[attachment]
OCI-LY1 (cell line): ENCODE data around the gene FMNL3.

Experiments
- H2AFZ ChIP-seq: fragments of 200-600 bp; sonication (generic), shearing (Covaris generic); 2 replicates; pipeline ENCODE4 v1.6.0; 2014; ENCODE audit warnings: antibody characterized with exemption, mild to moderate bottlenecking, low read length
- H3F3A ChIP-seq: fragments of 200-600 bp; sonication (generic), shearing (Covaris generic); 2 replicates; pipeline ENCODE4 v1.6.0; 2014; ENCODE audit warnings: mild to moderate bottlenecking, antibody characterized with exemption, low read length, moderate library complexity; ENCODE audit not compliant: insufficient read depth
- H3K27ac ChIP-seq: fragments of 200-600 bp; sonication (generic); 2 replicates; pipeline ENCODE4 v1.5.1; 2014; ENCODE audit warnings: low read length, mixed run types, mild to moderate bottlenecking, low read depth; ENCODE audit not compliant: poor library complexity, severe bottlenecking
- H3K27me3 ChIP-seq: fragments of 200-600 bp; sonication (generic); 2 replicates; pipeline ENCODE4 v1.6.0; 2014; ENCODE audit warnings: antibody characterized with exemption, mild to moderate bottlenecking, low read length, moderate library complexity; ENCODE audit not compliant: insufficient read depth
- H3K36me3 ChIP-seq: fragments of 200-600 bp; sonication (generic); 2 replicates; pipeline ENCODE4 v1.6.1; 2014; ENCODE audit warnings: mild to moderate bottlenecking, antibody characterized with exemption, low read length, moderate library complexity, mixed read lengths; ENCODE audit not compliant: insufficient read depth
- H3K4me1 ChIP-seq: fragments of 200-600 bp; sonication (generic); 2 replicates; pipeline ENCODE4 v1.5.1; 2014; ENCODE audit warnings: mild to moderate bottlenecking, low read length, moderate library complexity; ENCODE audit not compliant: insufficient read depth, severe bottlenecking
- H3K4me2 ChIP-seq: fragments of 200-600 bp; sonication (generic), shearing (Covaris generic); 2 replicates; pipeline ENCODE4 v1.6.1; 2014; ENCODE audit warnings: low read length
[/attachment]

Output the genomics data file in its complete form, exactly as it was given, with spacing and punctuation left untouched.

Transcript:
OCI-LY1 (cell line): ENCODE data around the gene FMNL3.

Experiments
- H2AFZ ChIP-seq: fragments of 200-600 bp; sonication (generic), shearing (Covaris generic); 2 replicates; pipeline ENCODE4 v1.6.0; 2014; ENCODE audit warnings: antibody characterized with exemption, mild to moderate bottlenecking, low read length
- H3F3A ChIP-seq: fragments of 200-600 bp; sonication (generic), shearing (Covaris generic); 2 replicates; pipeline ENCODE4 v1.6.0; 2014; ENCODE audit warnings: mild to moderate bottlenecking, antibody characterized with exemption, low read length, moderate library complexity; ENCODE audit not compliant: insufficient read depth
- H3K27ac ChIP-seq: fragments of 200-600 bp; sonication (generic); 2 replicates; pipeline ENCODE4 v1.5.1; 2014; ENCODE audit warnings: low read length, mixed run types, mild to moderate bottlenecking, low read depth; ENCODE audit not compliant: poor library complexity, severe bottlenecking
- H3K27me3 ChIP-seq: fragments of 200-600 bp; sonication (generic); 2 replicates; pipeline ENCODE4 v1.6.0; 2014; ENCODE audit warnings: antibody characterized with exemption, mild to moderate bottlenecking, low read length, moderate library complexity; ENCODE audit not compliant: insufficient read depth
- H3K36me3 ChIP-seq: fragments of 200-600 bp; sonication (generic); 2 replicates; pipeline ENCODE4 v1.6.1; 2014; ENCODE audit warnings: mild to moderate bottlenecking, antibody characterized with exemption, low read length, moderate library complexity, mixed read lengths; ENCODE audit not compliant: insufficient read depth
- H3K4me1 ChIP-seq: fragments of 200-600 bp; sonication (generic); 2 replicates; pipeline ENCODE4 v1.5.1; 2014; ENCODE audit warnings: mild to moderate bottlenecking, low read length, moderate library complexity; ENCODE audit not compliant: insufficient read depth, severe bottlenecking
- H3K4me2 ChIP-seq: fragments of 200-600 bp; sonication (generic), shearing (Covaris generic); 2 replicates; pipeline ENCODE4 v1.6.1; 2014; ENCODE audit warnings: low read length